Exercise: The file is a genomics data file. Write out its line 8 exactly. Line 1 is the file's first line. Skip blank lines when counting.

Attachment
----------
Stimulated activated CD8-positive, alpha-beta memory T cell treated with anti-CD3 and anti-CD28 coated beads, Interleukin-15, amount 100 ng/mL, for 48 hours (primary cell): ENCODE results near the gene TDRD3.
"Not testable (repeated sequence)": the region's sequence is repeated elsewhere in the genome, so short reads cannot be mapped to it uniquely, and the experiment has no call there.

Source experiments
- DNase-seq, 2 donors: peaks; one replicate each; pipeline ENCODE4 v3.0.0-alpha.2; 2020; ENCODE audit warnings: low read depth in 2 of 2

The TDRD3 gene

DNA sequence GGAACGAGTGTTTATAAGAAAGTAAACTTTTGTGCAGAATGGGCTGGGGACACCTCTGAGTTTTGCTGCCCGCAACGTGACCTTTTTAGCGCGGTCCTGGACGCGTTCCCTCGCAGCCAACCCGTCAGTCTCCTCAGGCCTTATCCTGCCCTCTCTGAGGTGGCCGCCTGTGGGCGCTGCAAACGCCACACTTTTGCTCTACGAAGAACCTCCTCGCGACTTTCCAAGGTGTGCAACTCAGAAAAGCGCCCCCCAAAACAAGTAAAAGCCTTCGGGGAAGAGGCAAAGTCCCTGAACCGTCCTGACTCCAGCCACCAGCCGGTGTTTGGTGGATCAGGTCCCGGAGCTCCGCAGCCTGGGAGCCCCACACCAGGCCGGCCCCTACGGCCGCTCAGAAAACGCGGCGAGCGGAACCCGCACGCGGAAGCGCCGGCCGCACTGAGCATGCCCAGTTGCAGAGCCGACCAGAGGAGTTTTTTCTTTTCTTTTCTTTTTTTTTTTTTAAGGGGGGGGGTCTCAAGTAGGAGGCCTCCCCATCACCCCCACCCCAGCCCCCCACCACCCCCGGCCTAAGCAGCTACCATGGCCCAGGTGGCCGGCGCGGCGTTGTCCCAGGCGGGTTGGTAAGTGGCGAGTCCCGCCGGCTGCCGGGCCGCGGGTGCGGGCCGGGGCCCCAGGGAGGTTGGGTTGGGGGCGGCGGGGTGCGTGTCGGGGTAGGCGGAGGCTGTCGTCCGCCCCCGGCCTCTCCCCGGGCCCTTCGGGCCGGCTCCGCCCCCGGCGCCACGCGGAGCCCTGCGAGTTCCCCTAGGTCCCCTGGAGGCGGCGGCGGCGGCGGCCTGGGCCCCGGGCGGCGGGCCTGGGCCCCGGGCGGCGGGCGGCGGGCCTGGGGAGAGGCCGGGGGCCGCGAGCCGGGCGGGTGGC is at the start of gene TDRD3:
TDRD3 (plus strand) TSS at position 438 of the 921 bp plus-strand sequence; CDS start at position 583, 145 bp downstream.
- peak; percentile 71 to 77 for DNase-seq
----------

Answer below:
- peak; percentile 71 to 77 for DNase-seq